Max is survived by sons Max E. Rice III and Zach Rice; partner, Sarah Smith; parents Max and Evelyn "Chickie" Rice; and sister, Ann Noble. Contributions inhis memory may be sent to the National Multiple Sclerosis Society, 651 G Lakeview Plaza Boulevard, Worthington, Ohio, 43985.
Roger A. O'Neill '79, on May8, 2008, of complications from cancer. The San Carlos, California, resident was fifty.
Roger was a biology major and a member of the scientific research society Sigma Xi. He won the Department of Biology Maxwell Elliott Power Prize. Roger then earned a doctorate in biochemistry at the University of North Carolina in 1983. He received a four-year, National Institutes of Health postdoctoral fellowship after graduate school and worked for a number of life-sciences companies in biotechnology management. He most recently had been working for BioTechNiks, a bio-analytical and biopharmaceutical research-and-development business in San Mateo, California. He held twelve patents and had nine more pending. Roger published twenty-eight scientific papers and more than 200 abstracts.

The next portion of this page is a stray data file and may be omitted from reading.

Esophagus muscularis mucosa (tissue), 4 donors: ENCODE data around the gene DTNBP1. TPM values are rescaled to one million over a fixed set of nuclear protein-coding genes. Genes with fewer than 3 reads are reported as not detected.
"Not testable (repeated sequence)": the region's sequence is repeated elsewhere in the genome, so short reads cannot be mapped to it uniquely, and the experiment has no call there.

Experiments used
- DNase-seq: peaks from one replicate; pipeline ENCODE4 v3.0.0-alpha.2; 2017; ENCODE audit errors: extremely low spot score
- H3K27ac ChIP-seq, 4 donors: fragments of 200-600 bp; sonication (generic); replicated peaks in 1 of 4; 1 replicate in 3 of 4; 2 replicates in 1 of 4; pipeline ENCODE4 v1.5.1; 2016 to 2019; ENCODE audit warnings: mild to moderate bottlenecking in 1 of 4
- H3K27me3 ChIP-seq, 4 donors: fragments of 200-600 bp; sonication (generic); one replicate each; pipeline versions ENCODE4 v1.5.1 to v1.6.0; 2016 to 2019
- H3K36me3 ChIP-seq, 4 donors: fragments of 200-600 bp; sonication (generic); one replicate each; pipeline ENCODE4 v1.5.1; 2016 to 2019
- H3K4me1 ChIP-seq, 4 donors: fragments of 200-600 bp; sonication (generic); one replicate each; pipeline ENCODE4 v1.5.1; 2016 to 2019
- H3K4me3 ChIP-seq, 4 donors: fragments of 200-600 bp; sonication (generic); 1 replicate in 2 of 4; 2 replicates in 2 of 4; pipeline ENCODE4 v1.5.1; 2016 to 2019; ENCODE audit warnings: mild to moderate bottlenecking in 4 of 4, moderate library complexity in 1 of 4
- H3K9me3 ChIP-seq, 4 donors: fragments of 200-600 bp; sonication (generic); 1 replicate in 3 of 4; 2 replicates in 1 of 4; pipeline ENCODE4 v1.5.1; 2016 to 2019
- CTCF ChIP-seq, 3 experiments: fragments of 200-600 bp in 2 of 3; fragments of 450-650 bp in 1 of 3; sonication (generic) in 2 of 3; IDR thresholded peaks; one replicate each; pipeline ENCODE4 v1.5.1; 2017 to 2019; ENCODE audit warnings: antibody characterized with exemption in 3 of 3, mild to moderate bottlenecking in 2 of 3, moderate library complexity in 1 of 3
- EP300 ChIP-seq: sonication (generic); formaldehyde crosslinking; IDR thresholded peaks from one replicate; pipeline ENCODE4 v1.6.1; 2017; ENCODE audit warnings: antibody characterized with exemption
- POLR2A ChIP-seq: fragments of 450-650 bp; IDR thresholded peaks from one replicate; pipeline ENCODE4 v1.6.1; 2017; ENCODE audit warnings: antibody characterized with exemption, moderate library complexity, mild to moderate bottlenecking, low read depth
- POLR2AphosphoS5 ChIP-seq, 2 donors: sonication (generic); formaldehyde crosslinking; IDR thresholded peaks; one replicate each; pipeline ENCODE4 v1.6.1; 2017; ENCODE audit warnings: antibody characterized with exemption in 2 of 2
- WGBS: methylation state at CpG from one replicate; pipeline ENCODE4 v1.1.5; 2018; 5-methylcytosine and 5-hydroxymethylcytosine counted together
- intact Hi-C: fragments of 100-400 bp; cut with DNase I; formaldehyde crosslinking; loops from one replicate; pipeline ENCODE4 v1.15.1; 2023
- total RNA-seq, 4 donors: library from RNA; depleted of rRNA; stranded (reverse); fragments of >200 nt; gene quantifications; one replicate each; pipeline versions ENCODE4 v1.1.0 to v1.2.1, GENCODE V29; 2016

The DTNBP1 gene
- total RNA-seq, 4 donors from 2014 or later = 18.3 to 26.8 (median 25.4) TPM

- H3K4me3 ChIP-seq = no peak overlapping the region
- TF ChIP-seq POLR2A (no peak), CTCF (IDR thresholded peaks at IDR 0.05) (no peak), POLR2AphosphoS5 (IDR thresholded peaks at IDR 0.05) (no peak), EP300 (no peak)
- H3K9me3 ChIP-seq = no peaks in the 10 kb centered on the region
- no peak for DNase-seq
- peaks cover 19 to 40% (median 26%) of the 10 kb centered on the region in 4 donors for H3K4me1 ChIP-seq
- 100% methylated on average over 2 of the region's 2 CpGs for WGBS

Roger was a fisherman, gardener, glider pilot, hiker, marksman, and musician. He was also a woodworker who built, among other objects, stringed instruments.
Roger is survived by his wife, Olga Petrauskene; mother, Sylvia O'Neill; stepdaughter, Rasa Petrauskaite; sisters Janet O'Neill and Eleanor O'Neill; and half-brother, Edward O'Neill. Donations in his memory can be sent to the Southern Poverty Law Center, 400 Washington Avenue, Montgomery, Alabama, 36104, or the Johns Hopkins Colon Cancer Center of Baltimore, Maryland.
Peter H. VandenBerg '80 P'10, of brain cancer, at home and surrounded by his family, on May 31, 2008. The Milwaukee, Wisconsin, resident was fifty.
Peter was a political science major. He played tennis at Kenyon, participating in the NCAA Division III tournament in 1980, when he was named the team's most valuable player.He earned a master's in business administration at the New York University Stern School of Business in 1990. Peter worked for Shearson Lehman Brothers, where he was senior vice president of trading. He joined Robert W. Baird, a wealth-management, capital-markets, and asset-management firm in Milwaukee in 1991 and became managing director.